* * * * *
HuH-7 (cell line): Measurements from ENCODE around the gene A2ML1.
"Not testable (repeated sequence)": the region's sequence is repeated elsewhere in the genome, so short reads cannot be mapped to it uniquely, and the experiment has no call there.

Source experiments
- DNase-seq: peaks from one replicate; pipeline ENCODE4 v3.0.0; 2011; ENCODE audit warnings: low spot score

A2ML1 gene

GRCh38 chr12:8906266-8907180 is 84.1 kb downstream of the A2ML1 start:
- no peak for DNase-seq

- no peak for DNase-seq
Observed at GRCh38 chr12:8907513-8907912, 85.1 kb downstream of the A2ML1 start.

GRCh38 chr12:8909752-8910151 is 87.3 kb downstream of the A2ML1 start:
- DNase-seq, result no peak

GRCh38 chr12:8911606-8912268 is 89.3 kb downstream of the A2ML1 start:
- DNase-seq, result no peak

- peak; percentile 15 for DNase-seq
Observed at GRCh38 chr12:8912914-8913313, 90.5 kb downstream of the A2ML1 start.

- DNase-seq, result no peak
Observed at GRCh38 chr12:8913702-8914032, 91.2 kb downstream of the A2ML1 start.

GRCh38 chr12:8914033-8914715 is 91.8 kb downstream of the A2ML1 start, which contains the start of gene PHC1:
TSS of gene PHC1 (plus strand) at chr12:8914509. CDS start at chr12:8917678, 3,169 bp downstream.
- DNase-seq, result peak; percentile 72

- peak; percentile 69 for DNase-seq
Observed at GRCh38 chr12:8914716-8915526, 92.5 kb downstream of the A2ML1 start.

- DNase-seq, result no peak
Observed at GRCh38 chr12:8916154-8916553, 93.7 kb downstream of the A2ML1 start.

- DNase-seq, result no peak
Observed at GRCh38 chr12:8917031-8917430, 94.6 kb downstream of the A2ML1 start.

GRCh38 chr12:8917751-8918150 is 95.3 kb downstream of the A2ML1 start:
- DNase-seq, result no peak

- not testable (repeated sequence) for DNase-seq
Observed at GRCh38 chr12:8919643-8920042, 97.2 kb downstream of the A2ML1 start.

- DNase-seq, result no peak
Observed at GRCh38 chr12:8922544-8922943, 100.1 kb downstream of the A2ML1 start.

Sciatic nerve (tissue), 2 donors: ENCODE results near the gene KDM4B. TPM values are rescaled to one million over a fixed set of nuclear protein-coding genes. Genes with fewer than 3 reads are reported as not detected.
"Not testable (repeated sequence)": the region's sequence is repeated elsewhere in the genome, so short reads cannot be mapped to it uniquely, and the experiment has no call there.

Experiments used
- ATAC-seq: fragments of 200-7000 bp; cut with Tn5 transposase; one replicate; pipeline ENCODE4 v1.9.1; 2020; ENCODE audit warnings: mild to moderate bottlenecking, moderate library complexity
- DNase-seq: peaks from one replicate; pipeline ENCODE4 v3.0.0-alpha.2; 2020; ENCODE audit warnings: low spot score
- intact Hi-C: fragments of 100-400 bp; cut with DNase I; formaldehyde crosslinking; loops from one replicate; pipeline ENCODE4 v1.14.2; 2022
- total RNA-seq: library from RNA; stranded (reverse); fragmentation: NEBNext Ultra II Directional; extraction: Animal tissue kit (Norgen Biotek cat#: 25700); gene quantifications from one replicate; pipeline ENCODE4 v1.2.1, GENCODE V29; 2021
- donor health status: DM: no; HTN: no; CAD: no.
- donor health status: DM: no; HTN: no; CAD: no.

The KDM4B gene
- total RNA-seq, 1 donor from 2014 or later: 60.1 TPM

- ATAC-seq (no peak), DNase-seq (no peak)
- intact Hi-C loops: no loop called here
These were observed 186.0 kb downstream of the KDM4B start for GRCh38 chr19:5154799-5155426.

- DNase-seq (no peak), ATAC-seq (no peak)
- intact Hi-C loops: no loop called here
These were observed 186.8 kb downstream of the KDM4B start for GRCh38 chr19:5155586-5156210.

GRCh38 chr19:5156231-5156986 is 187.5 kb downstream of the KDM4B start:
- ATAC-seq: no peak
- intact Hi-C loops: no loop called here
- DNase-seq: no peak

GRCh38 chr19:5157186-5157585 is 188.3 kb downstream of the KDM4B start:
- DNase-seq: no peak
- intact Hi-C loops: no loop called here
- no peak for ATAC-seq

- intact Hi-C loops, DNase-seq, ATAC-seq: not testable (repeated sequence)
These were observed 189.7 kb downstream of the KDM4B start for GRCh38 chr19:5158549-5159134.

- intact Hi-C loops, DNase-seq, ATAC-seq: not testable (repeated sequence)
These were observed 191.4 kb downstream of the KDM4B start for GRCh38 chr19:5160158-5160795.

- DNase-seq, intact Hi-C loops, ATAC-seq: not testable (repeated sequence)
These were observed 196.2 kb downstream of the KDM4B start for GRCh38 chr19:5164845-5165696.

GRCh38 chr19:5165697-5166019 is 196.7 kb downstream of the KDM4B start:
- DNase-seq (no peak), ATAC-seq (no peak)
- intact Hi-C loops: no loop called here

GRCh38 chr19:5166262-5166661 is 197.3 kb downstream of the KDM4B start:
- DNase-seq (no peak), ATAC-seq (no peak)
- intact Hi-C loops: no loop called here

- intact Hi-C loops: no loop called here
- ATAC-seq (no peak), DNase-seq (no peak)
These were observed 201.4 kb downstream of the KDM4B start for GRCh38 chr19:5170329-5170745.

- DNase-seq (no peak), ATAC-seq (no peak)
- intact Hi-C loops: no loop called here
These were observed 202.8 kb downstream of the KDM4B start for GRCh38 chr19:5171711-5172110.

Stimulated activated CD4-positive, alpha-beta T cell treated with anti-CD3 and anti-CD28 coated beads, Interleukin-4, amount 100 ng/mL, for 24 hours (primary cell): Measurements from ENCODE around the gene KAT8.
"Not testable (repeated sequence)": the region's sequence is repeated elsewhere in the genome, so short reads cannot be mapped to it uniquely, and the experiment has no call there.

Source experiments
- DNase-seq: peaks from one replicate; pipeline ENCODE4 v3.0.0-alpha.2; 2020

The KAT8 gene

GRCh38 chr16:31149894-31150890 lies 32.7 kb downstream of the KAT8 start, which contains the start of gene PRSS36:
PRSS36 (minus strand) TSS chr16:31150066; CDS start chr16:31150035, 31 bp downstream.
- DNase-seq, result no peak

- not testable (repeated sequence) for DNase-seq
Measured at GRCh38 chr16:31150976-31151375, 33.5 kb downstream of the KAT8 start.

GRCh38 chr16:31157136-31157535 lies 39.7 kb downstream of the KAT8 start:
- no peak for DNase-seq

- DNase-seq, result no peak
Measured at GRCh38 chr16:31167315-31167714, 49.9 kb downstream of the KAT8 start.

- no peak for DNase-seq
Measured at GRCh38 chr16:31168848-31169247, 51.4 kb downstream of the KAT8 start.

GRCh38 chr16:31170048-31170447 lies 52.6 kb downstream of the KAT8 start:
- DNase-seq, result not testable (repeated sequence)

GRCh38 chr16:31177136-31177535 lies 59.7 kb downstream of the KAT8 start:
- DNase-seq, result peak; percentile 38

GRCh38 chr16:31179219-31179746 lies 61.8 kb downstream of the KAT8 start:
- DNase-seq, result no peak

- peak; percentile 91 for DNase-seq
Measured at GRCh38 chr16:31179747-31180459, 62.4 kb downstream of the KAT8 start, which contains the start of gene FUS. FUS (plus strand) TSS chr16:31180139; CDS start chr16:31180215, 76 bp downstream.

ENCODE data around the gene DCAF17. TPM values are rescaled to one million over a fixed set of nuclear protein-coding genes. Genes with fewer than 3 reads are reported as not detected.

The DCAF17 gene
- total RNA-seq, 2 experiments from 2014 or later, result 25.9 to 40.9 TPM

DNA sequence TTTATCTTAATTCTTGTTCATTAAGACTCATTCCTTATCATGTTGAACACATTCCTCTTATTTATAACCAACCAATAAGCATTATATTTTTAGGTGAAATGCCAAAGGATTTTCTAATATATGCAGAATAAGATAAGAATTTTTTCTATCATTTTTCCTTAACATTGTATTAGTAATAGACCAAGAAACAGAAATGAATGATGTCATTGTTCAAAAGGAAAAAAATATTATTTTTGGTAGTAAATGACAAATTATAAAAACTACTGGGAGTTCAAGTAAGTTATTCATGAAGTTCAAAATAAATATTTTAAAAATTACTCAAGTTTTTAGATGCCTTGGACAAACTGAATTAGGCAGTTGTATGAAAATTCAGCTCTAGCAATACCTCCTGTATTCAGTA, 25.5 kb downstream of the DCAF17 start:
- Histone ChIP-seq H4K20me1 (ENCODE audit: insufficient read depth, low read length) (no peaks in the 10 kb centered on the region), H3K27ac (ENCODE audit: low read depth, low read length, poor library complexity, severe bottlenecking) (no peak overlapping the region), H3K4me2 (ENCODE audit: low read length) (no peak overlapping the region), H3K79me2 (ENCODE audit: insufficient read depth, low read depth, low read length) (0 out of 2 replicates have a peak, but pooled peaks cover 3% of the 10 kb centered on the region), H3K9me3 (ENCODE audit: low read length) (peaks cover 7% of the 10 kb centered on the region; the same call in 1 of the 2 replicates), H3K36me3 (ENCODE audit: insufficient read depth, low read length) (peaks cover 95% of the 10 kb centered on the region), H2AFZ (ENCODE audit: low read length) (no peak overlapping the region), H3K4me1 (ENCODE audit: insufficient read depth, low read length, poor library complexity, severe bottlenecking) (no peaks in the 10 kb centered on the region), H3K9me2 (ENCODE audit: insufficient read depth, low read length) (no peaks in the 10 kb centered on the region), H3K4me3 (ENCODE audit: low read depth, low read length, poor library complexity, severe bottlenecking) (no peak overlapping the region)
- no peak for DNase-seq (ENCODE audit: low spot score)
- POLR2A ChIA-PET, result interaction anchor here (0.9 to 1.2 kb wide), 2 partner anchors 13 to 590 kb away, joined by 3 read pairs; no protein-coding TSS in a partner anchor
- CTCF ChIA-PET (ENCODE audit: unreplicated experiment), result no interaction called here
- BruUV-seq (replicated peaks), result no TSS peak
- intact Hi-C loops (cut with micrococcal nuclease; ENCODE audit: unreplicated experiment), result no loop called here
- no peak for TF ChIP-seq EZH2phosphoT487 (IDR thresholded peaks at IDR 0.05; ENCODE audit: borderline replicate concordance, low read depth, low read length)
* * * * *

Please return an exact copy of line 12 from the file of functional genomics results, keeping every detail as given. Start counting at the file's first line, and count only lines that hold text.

GRCh38 chr12:8911606-8912268 is 89.3 kb downstream of the A2ML1 start: